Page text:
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The development of value-added assessment, a statistical technique through which the effects of instruction on student performance are measured, have yielded new information to educational researchers. Evidence overwhelmingly suggests that a teacher with strong subject matter competency and strong instructional skills may have as much influence on the academic performance of a student as his socioeconomic background. These findings have resulted in mandates to improve teacher quality set down in No Child and other school accountability laws.
Exacerbating the need for teachers are class-size reduction initiatives, which haven’t helped much and are about to make matters a whole lot worse. The upcoming retirement of the Baby Boomers from the teaching ranks — 100,000 in California alone — will force more school districts to look far and wide for replacements.
The traditional system of teacher compensation, under which teachers earn income based on seniority and number of graduate degrees acquired, makes the profession less attractive to math and science collegians.
So the most-critical shortages will continue to be in the courses that students badly need in order to advance in the global economy, unless something drastic is done.
BUT SCHOOL DISTRICTS can’t count on help from the nation’s schools of education. Just 13 percent of 77 education schools surveyed by the National Council on Teacher Quality had high quality math instruction programs.
Arthur Levine, the former president of Columbia University’s Teachers College, concluded in a 2006 study that 54 percent of the nation’s teachers are taught at colleges with low admission requirements.
This lack of high-quality instruction helps the nation’s annual teacher attrition rate of 8 percent. It’s even higher among instructors with less than three years of experience, despite the fact that most teachers can easily attain tenure — and near-permanent job security — within two-to-three years of service.
Alternative teaching programs such as Teach For America — which supplies aspiring teachers to school districts in 27 cities — may help with the shortages. But school systems must look at other ways of getting teachers into the classroom. That means competing with other industrialized nations for highly-talented instructors, especially those from Third World countries in which teaching remains one of the few ways the poor can move into the middle class.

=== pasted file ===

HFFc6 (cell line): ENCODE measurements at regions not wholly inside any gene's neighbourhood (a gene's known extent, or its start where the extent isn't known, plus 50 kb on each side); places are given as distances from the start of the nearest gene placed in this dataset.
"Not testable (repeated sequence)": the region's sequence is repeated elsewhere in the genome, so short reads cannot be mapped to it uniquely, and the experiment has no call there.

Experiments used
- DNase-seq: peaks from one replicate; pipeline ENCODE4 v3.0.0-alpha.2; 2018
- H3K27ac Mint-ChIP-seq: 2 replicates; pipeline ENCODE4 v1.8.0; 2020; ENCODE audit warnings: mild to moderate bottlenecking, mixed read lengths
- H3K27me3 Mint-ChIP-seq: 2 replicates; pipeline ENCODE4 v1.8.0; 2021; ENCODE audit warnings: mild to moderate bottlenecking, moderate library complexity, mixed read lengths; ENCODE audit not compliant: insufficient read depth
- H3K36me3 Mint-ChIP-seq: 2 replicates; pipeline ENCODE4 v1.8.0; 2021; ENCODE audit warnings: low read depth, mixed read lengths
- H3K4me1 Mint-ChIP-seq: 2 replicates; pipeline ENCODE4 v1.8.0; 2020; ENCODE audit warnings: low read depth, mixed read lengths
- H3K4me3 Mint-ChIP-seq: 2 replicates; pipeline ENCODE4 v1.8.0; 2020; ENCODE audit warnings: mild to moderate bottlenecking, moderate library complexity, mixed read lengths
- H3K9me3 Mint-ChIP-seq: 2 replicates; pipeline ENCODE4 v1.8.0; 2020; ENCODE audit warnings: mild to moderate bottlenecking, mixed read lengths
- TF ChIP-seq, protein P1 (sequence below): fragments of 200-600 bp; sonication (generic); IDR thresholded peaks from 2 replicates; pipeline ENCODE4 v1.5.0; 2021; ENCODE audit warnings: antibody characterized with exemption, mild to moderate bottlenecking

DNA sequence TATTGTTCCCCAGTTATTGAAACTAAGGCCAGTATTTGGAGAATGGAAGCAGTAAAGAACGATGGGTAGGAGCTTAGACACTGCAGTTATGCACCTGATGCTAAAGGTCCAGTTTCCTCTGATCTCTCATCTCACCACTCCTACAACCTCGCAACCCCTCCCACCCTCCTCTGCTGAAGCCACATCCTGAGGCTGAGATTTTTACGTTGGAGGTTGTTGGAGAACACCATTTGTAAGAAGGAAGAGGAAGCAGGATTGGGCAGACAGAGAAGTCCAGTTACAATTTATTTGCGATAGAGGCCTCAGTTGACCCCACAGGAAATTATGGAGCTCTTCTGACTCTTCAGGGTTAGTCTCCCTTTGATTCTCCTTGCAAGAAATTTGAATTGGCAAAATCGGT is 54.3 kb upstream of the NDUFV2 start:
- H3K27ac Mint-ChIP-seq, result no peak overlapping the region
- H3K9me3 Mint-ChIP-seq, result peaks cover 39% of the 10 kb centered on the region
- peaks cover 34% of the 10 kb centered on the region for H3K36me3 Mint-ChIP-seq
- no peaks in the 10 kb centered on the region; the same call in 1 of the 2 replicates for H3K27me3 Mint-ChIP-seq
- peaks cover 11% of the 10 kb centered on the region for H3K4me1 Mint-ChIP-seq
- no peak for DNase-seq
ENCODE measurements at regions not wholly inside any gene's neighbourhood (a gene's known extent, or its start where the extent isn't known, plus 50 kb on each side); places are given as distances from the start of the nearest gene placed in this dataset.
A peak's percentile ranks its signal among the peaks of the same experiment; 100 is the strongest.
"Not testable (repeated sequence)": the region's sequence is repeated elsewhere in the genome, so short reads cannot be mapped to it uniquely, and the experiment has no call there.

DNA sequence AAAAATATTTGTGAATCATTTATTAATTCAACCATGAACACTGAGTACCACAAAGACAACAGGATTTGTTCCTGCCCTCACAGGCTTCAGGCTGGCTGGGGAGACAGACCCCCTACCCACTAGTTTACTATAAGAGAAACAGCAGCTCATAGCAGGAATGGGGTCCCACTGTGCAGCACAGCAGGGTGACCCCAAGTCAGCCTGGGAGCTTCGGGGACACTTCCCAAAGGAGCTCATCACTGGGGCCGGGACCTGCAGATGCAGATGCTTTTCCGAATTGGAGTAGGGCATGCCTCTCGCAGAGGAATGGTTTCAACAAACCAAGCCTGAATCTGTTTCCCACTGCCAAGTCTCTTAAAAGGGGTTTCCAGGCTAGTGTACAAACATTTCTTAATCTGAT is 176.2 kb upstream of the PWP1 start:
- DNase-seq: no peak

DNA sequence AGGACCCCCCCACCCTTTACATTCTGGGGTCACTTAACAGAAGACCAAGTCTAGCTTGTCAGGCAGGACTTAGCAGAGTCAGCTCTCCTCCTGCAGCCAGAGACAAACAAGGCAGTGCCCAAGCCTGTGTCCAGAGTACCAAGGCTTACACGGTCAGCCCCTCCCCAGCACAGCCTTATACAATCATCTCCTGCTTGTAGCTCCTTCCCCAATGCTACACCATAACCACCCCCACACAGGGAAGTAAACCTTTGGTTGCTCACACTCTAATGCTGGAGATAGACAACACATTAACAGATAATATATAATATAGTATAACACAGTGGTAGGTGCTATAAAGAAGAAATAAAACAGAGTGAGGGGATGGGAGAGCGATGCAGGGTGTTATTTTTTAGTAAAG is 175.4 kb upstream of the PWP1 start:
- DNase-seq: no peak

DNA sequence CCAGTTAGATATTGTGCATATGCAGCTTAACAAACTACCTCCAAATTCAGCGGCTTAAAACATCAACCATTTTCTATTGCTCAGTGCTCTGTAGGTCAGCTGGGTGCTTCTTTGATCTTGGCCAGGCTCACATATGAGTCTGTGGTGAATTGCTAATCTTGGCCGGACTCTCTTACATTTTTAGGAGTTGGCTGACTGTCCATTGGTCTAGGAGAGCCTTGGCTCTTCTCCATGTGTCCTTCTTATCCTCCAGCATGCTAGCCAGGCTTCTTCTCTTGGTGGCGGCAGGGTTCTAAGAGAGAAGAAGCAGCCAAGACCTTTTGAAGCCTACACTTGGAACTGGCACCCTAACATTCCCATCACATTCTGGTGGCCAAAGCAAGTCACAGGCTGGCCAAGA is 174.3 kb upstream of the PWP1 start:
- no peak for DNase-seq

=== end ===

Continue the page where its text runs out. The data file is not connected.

Some 10,000 emigre teachers were employed by the nation’s school districts in 2003, according to the National Education Association. That number has since swelled. School districts have followed the path blazed by districts such as Prince George’s County and the Clark County school district in Las Vegas, which lured 51 Filipino English and math teachers to its schools in 2005.
More could be brought in, especially as foreign teachers have gotten hip to the relatively high wages compared to those in their homelands, but efforts to improve U.S. schools will eventually run up against the statutory limits of H-1B visas. Maybe that could help teach our politicians a lesson about the need to reform the current Byzantine and bothersome immigration system.
A man of faith in a godless age is hitting Americans where it hurts.
Mr. and Mrs. American Spectator Reader, let P.J. O’Rourke talk sense to your kids.
In Britain, defending your property can get you life.
The debacle of this president’s administration is both a cause and a symptom of the decline of American values. Unless Congress impeaches him, that decline will go on unchecked. An eminent jurist surveys the damage and assesses the chances for the recovery of our culture.
It won’t take long for conservatives to scratch this presidential wannabe off their 2008 scorecard.
The American Christmas, like the songs that celebrate it, makes room for everybody under the rainbow. Is that why so many people seem to be hostile to it?
Was the President done in by the economy, or by the politics of the economy?